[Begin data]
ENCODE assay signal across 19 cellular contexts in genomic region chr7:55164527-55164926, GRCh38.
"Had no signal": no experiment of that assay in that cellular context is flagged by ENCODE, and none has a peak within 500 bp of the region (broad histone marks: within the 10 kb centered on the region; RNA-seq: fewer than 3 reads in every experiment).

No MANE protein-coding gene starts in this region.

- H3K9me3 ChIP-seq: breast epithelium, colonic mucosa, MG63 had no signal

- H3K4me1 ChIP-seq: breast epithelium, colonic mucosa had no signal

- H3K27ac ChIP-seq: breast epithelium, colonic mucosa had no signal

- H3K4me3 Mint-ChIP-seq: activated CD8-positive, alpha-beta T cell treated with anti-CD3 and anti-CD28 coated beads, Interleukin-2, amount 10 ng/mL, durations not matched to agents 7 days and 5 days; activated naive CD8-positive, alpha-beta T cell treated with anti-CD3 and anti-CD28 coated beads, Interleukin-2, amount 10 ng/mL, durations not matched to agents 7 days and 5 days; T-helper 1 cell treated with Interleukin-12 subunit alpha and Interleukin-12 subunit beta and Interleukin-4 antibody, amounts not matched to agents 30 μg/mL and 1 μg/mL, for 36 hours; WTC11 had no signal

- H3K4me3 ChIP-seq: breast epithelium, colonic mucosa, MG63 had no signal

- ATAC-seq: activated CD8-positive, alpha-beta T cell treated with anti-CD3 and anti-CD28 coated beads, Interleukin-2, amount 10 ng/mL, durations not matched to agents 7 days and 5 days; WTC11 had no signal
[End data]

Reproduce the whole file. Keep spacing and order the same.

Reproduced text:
ENCODE assay signal across 19 cellular contexts in genomic region chr7:55164527-55164926, GRCh38.
"Had no signal": no experiment of that assay in that cellular context is flagged by ENCODE, and none has a peak within 500 bp of the region (broad histone marks: within the 10 kb centered on the region; RNA-seq: fewer than 3 reads in every experiment).

No MANE protein-coding gene starts in this region.

- H3K9me3 ChIP-seq: breast epithelium, colonic mucosa, MG63 had no signal

- H3K4me1 ChIP-seq: breast epithelium, colonic mucosa had no signal

- H3K27ac ChIP-seq: breast epithelium, colonic mucosa had no signal

- H3K4me3 Mint-ChIP-seq: activated CD8-positive, alpha-beta T cell treated with anti-CD3 and anti-CD28 coated beads, Interleukin-2, amount 10 ng/mL, durations not matched to agents 7 days and 5 days; activated naive CD8-positive, alpha-beta T cell treated with anti-CD3 and anti-CD28 coated beads, Interleukin-2, amount 10 ng/mL, durations not matched to agents 7 days and 5 days; T-helper 1 cell treated with Interleukin-12 subunit alpha and Interleukin-12 subunit beta and Interleukin-4 antibody, amounts not matched to agents 30 μg/mL and 1 μg/mL, for 36 hours; WTC11 had no signal

- H3K4me3 ChIP-seq: breast epithelium, colonic mucosa, MG63 had no signal

- ATAC-seq: activated CD8-positive, alpha-beta T cell treated with anti-CD3 and anti-CD28 coated beads, Interleukin-2, amount 10 ng/mL, durations not matched to agents 7 days and 5 days; WTC11 had no signal